Metro ex­tends ser­vice to mid­night for In­de­pen­dence Day cel­e­bra­tions

The Washington Times Daily - - METRO - BY JASON TIDD

Metro of­fi­cials have changed their minds about cut­ting ser­vice hours on the Fourth of July, an­nounc­ing late Tues­day that the sub­way will re­main open un­til mid­night after hav­ing said ear­lier it would close at 11:30 p.m.

No rea­son was given for the change to a mid­night close for the hol­i­day, other than to pro­vide “an ad­di­tional half hour of ser­vice for cus­tomers re­turn­ing from fes­tiv­i­ties on the Na­tional Mall and around the re­gion.”

Metro’s new hours, which be­gan Sun­day, call for an 11:30 p.m. close Mon­day through Thurs­day.

The mid­night close for In­de­pen­dence Day will be the same as last year, but sub­way ser­vice closed at 3 a.m. in 2015 and 2014.

Mean­while, the an­nual fire­works dis­play, which about 700,000 peo­ple at­tend, is sched­uled to start at 9:09 p.m. over the Na­tional Mall, ac­cord­ing to the Dis­trict’s web­site. Metro av­er­ages more than 600,000 pas­sen­gers on week­days.

Bar and restau­rant man­agers said the ser­vice cut will af­fect their cus­tomers, em­ploy­ees and bot­tom line.

Busi­ness usu­ally booms at Fado Ir­ish Pub in North­west after the fire­works show, said gen­eral man­ager Michelle Ste­wart.

“It hap­pens lit­er­ally 10 min­utes after the fire­works end, so most of our busi­ness on the Fourth of July is the time around the end of the fire­works,” she said.

Ms. Ste­wart said Fado will be swamped un­til mid­night on the Fourth, “or when­ever now the Metro will be de­part­ing.” Fado al­ready has felt the ef­fects of re­duced hours on their late night busi­ness, es­pe­cially after sport­ing events.

“Peo­ple don’t come out in the neigh­bor­hood like they used to,” she said. “They go down to the Metro and go right home.”

Marvin Deal, shift man­ager at The Greene Tur­tle Sports Bar and Grille, said the Metro hours cut will have its great­est im­pact on week­ends.

Busi­ness at the bar and grill, which is con­nected to the Ver­i­zon Cen­ter in Chi­na­town, is driven by events. Metro hour cuts have led to kitchen staff and cus­tomers leav­ing about an hour and a half ear­lier.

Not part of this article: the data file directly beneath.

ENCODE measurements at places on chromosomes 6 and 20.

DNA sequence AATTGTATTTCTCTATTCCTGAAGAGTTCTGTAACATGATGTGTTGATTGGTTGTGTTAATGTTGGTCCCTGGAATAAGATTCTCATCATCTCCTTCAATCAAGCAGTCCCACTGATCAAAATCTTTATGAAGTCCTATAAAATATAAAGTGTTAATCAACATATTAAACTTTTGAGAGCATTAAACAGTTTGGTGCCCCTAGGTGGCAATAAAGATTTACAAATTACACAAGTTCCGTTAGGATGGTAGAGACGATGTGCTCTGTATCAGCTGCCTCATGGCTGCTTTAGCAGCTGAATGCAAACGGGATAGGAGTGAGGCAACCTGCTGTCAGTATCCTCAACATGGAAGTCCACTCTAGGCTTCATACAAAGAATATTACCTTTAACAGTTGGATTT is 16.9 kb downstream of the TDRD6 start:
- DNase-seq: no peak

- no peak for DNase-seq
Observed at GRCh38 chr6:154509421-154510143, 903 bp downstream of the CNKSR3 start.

“We’re los­ing money on the back end,” Mr. Deal said. “I would say about $3,000 or $4,000 [on nights with events].”

In South­west, a McDon­ald’s man­ager is tak­ing it upon her­self to get her em­ploy­ees home after work on the Fourth. If they don’t have other rides, Yeilin Bustillo said she will drive them home.

She said this will be her first Fourth of July at this restau­rant, but she ex­pects fewer cus­tomers to come in later be­cause of the ear­lier Metro clos­ing.

Sal’s Cafe in South­west usu­ally stays open un­til 1 a.m., but owner Syed Wahid will send work­ers home two hours early so they can ride Metro.

“It’s go­ing to be so dif­fi­cult for my em­ploy­ees to go back home … we have to let them go and I have to work [by] my­self,” he said.

Metro Gen­eral Man­ager Paul Wiede­feld has cut ser­vice hours and raised fares in an ef­fort to shore up the trou­bled tran­sit sys­tem’s fi­nances. Most Metro­rail fares in­creased by 10 or 25 cents; Metrobus fares rose by 25 cents.

“If you want to be a world-class city, I feel like you should have a world-class public trans­porta­tion sys­tem,” Ms. Ste­wart said. “If you want peo­ple to come in and ex­pe­ri­ence what D.C. has to of­fer from ar­eas be­yond our lit­tle dis­trict here, you have to give them a safe, af­ford­able way to get there.”

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